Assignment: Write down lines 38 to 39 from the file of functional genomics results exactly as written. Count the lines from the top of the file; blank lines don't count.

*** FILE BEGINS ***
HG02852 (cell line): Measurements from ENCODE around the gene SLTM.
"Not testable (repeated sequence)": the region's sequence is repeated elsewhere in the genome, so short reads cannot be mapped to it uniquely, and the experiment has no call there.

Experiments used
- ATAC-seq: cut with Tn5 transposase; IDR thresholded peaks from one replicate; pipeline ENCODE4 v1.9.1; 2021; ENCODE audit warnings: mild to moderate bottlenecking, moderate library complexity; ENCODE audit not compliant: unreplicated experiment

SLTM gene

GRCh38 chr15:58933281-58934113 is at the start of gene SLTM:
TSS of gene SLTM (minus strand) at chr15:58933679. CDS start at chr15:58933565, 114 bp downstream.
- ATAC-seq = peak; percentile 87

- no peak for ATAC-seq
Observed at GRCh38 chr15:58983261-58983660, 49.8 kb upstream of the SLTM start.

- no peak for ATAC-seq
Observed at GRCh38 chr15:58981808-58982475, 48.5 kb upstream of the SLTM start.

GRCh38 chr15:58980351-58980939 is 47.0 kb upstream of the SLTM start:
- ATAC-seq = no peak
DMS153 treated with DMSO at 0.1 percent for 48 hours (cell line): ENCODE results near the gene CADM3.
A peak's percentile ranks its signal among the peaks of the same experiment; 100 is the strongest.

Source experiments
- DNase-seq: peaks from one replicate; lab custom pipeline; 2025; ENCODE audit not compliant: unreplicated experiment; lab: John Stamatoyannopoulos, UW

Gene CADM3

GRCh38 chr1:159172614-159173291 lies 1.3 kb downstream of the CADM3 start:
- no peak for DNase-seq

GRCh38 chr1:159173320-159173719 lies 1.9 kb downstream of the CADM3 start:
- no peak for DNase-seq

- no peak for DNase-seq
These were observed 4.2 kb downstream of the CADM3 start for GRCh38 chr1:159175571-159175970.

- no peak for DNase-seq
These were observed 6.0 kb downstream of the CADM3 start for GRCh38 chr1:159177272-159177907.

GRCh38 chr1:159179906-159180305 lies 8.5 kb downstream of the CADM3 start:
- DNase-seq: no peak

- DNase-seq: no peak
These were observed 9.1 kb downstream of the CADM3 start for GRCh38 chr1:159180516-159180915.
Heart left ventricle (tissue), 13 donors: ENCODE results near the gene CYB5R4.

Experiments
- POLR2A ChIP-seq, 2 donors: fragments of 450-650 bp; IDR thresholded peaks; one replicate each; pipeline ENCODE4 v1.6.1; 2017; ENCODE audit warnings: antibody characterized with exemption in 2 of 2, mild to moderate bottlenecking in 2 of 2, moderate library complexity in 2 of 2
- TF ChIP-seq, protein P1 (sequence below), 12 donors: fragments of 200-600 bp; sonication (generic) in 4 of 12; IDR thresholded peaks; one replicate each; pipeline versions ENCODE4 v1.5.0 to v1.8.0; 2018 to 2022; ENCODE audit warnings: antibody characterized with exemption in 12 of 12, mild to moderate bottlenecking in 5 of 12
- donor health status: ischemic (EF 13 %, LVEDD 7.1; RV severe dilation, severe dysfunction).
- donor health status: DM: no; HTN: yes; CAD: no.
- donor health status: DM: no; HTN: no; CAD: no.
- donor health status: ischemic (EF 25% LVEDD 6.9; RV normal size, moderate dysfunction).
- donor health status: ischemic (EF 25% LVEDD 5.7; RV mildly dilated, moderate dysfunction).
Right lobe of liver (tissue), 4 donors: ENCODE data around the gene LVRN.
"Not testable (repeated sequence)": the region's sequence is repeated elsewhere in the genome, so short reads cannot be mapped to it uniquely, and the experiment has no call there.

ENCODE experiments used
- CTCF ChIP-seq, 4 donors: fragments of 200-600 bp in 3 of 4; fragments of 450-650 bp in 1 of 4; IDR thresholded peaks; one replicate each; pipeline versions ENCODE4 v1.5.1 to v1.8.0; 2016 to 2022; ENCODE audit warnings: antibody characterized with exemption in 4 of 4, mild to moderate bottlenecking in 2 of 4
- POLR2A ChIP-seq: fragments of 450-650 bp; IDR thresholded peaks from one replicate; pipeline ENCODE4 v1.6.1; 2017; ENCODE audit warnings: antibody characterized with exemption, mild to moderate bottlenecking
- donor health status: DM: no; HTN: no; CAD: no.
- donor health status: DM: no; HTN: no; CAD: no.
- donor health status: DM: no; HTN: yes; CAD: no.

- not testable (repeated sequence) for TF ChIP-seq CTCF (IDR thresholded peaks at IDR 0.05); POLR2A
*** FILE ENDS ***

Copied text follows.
- donor health status: DM: no; HTN: no; CAD: no.
- donor health status: ischemic (EF 25% LVEDD 6.9; RV normal size, moderate dysfunction).